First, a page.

The cover of the 1950 yearbook is a dramatic shift in style from previous editions, and while it may seem a little boring at first, it's actually an impressive piece of modernist art that was well ahead of its time.
First, the pitcher's mechanics are nearly dead-on, which is rare in a baseball illustration (you could argue that the seams of the ball wouldn't really spin that way, but you're forgetting about the knuckleball). Second, the textured blue background is tastefully done. And third, the concept of having the ball flying at the viewer is quite innovative. No camera in the world could have captured this kind of real-life image in 1950; shutter speeds simply weren't fast enough. The artist, then (whom we know nothing about other than the "Shepard" tag at the bottom right corner of the drawing) was working entirely from his or her imagination, and not from an actual still-shot.
Whoever "Shepard" was, we raise a toast to her/him/it, and encourage you to click the link for the rest of the 1950 program.
As always, you can click each image to view a larger version.
Page 1 features half of the scorecard and an ad for Main Drug Store (for all your "noonday luncheon" needs). It also informs us that gambling is strictly prohibited and that all violators will be ejected. Multiple fans have told us, however, that this rule was seldom (if ever) enforced.
Personally, I'd vote for Sandy Robinson based on the picture alone.
I'm intrigued by Lash's Butcher Shop's "scientifically-aged" steaks. Also, if you're wondering, the "DH" next to some Cubs home games stands for "Double-Header." Remember when they used to deliberately schedule those? If you read carefully, you'll notice that Cubs doubleheaders in 1950 began at 6:30 PM. That's a long, late night of baseball.
To our knowledge, Hires Root Beer is no longer around. We might suggest that their tagline, "For Real Root Juices," may have had something to do with that. But we shouldn't judge.
The "Cubs in the Hall of Fame" list, meanwhile, reminds us that despite their reputation as a perpetually losing franchise, Chicago had a number of true greats during the late 19th and early 20th Century. Anson, Spalding, Tinker, Evers, Chance, Hornsby, Waddell, Alexander...that's an impressive list of early baseball legends.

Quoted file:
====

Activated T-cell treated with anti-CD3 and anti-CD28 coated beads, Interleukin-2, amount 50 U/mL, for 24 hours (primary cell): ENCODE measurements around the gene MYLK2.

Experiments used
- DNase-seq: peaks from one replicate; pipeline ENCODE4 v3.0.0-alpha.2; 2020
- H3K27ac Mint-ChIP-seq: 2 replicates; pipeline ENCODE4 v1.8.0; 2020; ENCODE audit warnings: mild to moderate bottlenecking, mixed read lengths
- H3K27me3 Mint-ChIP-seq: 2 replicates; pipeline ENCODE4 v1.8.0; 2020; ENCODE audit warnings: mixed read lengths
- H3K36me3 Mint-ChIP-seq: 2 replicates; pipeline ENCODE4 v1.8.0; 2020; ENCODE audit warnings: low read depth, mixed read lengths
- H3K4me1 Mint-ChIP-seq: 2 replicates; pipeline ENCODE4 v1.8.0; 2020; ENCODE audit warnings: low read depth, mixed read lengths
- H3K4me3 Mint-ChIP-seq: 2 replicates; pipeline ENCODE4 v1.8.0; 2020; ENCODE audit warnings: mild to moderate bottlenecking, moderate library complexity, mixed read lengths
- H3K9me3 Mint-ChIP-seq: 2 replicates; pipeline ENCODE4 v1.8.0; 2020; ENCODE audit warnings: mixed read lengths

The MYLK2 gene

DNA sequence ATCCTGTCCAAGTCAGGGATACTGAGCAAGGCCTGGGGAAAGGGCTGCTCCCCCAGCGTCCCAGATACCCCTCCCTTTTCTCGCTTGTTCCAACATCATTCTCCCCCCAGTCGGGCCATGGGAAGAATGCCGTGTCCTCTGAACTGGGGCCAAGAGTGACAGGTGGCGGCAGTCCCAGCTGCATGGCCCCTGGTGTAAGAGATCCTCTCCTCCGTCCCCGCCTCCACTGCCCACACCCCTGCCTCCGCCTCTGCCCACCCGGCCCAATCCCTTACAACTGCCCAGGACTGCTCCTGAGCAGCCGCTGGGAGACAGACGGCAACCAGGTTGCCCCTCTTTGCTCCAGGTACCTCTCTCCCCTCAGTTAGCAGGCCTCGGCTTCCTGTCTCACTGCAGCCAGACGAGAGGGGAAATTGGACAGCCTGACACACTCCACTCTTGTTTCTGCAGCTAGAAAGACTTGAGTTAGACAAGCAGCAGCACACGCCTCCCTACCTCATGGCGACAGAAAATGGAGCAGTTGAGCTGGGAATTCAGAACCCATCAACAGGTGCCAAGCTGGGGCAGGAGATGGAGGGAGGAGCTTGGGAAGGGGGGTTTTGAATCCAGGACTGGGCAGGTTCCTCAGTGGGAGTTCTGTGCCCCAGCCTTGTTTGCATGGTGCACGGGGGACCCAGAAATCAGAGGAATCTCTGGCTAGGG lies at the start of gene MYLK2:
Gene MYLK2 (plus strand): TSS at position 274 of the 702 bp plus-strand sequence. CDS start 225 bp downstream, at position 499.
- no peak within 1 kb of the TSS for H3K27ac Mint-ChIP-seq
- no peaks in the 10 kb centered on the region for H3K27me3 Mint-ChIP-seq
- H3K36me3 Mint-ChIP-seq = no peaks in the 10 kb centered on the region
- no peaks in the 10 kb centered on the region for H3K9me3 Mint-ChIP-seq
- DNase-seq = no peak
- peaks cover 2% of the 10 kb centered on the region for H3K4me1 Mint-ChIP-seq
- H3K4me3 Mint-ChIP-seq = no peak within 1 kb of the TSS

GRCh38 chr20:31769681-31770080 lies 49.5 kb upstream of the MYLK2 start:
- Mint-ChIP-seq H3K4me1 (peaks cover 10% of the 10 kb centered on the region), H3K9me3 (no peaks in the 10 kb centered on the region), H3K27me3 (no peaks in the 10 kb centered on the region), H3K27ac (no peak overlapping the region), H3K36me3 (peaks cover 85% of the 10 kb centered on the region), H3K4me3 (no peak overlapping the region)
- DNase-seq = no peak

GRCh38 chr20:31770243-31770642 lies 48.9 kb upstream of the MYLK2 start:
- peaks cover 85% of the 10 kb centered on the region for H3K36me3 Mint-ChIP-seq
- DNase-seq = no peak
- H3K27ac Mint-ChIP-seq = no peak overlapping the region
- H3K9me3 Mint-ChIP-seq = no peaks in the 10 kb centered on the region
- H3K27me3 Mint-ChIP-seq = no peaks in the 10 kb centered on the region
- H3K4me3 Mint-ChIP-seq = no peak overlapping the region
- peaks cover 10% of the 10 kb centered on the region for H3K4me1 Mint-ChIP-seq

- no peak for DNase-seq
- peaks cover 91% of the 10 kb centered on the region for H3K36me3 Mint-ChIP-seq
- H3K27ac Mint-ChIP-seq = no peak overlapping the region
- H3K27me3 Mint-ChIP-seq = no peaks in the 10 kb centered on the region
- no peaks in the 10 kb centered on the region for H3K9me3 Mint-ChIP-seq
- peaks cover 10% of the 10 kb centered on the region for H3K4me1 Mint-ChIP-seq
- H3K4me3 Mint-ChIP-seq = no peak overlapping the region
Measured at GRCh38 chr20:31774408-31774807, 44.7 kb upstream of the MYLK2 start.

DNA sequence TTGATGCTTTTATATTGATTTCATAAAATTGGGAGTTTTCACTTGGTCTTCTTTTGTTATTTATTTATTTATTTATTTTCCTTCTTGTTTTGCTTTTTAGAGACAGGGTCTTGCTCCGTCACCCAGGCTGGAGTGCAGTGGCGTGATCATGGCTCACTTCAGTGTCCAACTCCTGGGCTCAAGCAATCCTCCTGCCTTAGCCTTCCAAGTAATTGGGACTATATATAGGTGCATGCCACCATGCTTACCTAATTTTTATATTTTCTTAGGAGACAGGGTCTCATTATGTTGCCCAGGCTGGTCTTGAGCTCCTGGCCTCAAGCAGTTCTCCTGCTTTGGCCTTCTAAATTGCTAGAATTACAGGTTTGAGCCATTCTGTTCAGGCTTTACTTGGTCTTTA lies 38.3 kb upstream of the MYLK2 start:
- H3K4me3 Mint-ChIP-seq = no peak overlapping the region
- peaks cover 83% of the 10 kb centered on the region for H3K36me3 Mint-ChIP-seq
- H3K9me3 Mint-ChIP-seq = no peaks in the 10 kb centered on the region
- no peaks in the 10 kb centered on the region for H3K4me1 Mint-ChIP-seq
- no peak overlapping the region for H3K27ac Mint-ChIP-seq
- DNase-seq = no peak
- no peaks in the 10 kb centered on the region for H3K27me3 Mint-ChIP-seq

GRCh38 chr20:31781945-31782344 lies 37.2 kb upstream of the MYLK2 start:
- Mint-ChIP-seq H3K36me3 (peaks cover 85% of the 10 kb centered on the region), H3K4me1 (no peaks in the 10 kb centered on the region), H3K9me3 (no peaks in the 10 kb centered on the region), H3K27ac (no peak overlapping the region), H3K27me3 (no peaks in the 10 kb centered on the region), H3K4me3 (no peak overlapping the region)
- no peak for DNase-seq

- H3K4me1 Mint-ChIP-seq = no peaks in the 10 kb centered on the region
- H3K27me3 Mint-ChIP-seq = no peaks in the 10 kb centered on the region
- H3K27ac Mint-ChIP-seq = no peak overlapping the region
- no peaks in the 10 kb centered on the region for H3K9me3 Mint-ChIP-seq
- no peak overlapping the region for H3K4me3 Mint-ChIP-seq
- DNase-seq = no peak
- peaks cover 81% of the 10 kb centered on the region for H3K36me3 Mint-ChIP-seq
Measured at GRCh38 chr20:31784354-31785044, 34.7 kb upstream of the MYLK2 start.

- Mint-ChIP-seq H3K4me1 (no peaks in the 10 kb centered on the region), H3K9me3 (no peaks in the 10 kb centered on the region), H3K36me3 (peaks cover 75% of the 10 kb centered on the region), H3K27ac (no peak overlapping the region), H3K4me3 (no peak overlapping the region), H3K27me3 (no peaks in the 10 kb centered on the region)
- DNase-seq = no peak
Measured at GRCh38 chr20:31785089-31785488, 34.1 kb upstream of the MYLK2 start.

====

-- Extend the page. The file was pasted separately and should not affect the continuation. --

Finally, one thing that always intrigues me about mid-20th-Century ad copy is the insistence on placing "quotation marks" around seemingly random "words." The Mi Place ad on this page is a prime example. Does anyone care to explain why the word "Try" needed quotes around it? Does anyone else care to tell me that I'm a massive, massive nerd who needs to find much better things to worry about? Right. Moving on.
The program's back cover features an eye-catching ad with an eye-catching promotion. Ironically, by featuring a television ad on their program, the Visalia Cubs were promoting an invention that would soon take a huge bite out of their own attendance and popularity. It's no coincidence that the rise of television paralleled the falling of gates at Visalia home games over the next decade. The attendance record of 1947 would stand all the way until 2009, due largely to the fact that television gave Visalia citizens something else to do on a Summer night besides going to the game, and allowed them to watch baseball that wasn't played at Recreation Park.